In the end, what is most important are hard success factors that actually end up in quarterly company reports and being disputed in earnings calls: Sales figures, revenues, profit margins, growth rates, employee turnover, CEO approval rates… This has always been a key measure of success for a company and has never changed. By achieving critical success factors, you can’t either rely on or enforce such a fine-meshed web of data-collecting sensors laid across the workforce.
It is much more important for all leaders in the company to take time to meet people on a 1:1 level and allow understanding through personal, mutually supportive conversations. Every CEO should ensure that this is implemented through all levels of the hierarchy and becomes an integral part of the company culture.
Understanding the situations of your employees, why they may not be able to realize their potential at the moment, creates a connection between the company and its talent. Creating understanding and support gives an employee confidence, support, and security, fostering a bond between employer and employee. There is no need to check your watch – there are reasons why your people or even yourself come in early or late that day. In return, the company will experience strong loyalty and motivation, which will be reflected in new successes and achievements over time. The whole becomes greater than the parts. Performance soars.
Optimizing mania may not work well for companies over time. Closest KPI monitoring and PIPs can get in the way of long-term success. Breaking down the specified enterprise targets, measuring critical success factors and their progress against the fiscal year and quarter ends are important management and control elements. However, they should be carried out in a well-balanced manner and at a depth of measurement that is also considered meaningful and understood by the workforce. This is where the connection between real performance and its measurement comes into play.
The goal of your business should then be to promote the best in your workforce, locally and globally. Each individual employee should feel valued and promoted and that their work matters. This will create strength and cohesion in your workforce.
It is the combination of leadership and attention. Being on mission, as Mark McGregor says, with a strategic perspective, clear communication of vision and execution, working across boundaries, working with engagement and with executive presence, self-awareness, promoting learning agility, leading globally, leading by execution and results, increasing personal rapport. These are the foundations of a successful business. This all is not optimization; this is classic leadership. Running a company in this way is tireless hard work but it creates bonding, motivation, followership, and cohesion. People for people. It promotes success and growth. Ultimately, adopting a model like this will create the best in a workforce.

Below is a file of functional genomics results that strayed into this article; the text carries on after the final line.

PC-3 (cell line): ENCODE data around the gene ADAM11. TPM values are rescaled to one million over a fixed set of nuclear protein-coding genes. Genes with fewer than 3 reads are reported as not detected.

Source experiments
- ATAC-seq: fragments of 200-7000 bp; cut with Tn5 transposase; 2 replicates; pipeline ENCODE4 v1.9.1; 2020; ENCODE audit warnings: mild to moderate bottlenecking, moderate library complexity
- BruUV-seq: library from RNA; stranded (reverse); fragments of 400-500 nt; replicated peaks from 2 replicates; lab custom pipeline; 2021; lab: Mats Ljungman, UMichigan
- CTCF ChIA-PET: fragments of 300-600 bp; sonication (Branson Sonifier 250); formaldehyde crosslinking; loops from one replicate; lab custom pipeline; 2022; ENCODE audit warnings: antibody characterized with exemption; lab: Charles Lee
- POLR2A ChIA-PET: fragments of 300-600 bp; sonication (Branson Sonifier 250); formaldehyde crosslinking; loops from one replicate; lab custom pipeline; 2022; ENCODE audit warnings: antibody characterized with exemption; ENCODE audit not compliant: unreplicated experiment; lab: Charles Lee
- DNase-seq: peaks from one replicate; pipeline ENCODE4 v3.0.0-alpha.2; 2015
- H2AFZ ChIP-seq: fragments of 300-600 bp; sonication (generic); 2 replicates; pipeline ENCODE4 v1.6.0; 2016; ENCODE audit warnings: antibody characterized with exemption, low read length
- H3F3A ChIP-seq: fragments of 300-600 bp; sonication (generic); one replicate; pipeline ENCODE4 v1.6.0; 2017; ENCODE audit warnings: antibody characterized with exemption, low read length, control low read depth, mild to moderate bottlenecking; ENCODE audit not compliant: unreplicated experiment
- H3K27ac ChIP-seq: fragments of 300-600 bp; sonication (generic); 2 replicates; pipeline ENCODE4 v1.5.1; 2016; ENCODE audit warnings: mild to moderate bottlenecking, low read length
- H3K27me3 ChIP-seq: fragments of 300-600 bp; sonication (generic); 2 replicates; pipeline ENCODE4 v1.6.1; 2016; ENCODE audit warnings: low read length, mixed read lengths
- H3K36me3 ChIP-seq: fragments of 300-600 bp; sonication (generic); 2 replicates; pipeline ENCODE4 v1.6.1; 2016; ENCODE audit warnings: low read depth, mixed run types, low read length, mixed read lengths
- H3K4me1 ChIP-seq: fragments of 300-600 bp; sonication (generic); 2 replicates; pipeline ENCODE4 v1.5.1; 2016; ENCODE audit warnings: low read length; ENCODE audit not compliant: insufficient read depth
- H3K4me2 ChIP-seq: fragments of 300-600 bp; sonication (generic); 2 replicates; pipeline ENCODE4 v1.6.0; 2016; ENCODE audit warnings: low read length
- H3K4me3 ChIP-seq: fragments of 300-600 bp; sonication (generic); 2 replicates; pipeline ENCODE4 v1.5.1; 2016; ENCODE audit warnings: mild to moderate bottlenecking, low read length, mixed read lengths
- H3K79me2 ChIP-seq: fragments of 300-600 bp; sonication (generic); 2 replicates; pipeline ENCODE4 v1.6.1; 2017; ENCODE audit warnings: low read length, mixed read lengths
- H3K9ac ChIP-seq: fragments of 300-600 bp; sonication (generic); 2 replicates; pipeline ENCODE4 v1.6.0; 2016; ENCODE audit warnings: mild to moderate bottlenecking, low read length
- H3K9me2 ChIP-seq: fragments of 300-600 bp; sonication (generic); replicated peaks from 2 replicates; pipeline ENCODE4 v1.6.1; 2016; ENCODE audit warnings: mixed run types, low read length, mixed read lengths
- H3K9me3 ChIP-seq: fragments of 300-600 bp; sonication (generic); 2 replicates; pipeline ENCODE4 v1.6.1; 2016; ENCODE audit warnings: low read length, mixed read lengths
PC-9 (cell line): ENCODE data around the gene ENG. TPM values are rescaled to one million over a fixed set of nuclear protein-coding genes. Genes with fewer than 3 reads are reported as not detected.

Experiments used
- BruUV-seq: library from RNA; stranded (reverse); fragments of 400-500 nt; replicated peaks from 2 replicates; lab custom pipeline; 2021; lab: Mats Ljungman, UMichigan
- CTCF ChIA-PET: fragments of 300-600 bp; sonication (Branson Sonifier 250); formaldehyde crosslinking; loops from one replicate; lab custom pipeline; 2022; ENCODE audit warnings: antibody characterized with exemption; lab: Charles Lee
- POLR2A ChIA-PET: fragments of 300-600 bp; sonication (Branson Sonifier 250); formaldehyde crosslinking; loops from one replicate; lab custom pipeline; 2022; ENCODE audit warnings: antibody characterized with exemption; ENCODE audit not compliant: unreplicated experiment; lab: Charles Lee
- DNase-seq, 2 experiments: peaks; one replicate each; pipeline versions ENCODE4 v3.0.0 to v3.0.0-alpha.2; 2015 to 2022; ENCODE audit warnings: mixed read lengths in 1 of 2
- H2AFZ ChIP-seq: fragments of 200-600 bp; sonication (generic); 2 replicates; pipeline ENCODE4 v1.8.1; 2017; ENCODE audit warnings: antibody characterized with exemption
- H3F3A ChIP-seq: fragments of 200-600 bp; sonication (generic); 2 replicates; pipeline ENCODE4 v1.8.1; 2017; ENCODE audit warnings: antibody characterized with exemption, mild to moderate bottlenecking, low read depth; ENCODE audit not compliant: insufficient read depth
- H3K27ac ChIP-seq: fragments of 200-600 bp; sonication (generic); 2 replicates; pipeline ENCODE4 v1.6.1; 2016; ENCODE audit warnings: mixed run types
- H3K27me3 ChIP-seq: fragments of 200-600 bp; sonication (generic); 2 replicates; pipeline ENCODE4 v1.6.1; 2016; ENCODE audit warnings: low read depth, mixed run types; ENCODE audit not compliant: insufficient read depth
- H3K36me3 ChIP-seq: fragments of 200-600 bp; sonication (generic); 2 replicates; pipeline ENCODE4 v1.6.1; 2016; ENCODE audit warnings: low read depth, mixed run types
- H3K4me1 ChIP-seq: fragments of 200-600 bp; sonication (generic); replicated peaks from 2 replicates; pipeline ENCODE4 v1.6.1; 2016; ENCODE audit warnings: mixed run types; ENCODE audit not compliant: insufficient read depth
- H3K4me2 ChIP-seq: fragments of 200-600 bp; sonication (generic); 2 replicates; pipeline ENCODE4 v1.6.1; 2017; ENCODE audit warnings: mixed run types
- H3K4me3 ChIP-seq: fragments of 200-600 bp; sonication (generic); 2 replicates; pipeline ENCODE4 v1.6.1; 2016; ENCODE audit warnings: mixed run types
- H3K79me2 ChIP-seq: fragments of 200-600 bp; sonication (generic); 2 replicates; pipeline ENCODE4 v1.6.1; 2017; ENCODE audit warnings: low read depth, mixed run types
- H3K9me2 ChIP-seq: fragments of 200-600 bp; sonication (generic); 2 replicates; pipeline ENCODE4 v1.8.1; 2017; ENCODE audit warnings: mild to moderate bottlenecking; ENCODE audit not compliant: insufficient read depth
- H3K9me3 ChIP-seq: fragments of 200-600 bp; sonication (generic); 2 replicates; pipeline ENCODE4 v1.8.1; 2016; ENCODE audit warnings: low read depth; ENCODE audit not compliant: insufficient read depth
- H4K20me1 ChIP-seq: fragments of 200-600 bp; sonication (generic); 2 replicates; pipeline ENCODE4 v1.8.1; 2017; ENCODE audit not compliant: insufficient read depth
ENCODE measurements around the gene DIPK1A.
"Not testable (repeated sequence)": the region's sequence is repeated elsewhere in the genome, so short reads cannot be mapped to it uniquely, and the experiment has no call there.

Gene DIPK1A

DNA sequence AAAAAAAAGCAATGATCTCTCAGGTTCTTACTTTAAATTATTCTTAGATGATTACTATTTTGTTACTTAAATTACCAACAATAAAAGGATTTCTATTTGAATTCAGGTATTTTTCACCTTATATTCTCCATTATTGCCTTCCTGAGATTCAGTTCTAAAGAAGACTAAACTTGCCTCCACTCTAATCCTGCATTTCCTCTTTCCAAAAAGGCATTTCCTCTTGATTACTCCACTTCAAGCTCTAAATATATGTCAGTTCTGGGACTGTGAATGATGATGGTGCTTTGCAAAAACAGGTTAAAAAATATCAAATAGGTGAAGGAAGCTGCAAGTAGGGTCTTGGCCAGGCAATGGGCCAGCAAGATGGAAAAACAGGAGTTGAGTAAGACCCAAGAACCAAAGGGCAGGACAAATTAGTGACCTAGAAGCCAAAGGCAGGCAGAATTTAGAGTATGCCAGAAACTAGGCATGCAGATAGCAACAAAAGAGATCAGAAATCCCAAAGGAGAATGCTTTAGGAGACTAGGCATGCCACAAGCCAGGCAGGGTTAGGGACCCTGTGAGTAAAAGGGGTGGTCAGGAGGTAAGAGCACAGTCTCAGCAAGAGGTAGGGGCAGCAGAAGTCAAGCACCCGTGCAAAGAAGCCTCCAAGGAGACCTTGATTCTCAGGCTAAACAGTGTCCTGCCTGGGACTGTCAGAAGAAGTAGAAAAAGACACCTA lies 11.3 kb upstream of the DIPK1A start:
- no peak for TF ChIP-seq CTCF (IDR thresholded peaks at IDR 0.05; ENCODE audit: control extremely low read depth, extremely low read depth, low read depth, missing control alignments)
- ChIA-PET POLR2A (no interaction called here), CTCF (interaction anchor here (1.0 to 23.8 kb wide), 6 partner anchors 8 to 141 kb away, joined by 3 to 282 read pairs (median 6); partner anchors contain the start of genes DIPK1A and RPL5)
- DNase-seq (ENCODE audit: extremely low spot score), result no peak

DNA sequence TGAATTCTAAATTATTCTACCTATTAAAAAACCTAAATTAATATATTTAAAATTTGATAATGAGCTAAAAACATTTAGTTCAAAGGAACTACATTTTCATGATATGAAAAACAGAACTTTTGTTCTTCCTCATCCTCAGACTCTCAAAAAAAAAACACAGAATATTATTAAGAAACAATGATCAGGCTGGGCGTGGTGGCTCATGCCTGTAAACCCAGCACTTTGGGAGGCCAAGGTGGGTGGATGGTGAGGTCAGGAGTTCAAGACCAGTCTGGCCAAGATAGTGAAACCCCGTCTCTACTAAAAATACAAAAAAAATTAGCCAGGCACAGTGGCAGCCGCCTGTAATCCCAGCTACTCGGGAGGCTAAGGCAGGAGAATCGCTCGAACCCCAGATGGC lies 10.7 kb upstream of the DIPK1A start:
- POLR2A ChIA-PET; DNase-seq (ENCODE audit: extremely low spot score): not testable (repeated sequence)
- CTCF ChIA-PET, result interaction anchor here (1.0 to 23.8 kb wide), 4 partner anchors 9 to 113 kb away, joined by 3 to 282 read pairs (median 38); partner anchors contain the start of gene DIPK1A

Alternatives to Self-Optimization
There are different approaches that you can take to find a truly valuable and meaningful course in life. The principle of ‘Create The Best In You’ is defined by reflecting on yourself and your choices.
Mark Lack is the CEO of Shorten the Gap and his philosophy to create the best version of yourself is three-pronged. His three pillars are 1. Being, 2. Having, and 3. Giving.
The first step of being the best version of yourself, according to Lack, involves creating your masterpiece. You need to deep dive into your life and ask yourself what your life would look like if it were a masterpiece. Be honest with yourself and ask yourself if you are living your life to its full potential and what you need to do to have a full life.
The second step involves the simple formula to becoming happy, healthy, and wealthy. Think of three daily habits you can implement with the aim of achieving these three elements. For example:
Happier: take your dog for a walk every morning.
Healthier: go for a run every morning.
Wealthier: check your finances daily.
Think long-term. Think about where you will be in a decade, as opposed to a year. This will set you up to really think about your goals and what you truly want. Life is a marathon, not a sprint – treat it that way. Don’t overestimate what you can accomplish in a short period of time and be careful not to lose anyone along the way. Do not forget to take some time to check in with yourself and assess your emotions in the short term. Find the source of any negative emotions and try to fix what is bothering you.
Always think about what you are striving for and put it in relation to yourself, how you feel about it, and how you interact with those around you in the process. Mark McGregor’s paradigma in 10-Principles of Leadership and Life with its M.C.C.L. model reflect this attitude and can be an indispensable compass for your actions in life:
- I strive for a balance in life
- I give and take with awareness
- I live with empathy
- I demand participation and diversity
- I give deposits in the relationship
- I recuperate on a weekly basis
- I want to re energize myself and my employees
When you engage in the concept of self-optimization, you can lose focus on the environment around you. You want to live the best version of yourself without ignoring the environment. You should strive to adopt a lifestyle that encourages you to be more loving to yourself and others. To develop more liveliness again, to cultivate a different attitude and relationship culture, and to strengthen cohesion. Don’t demand anything, focus and work hard and you will naturally develop the strength to be the happiest and healthiest version of yourself without compromising your business.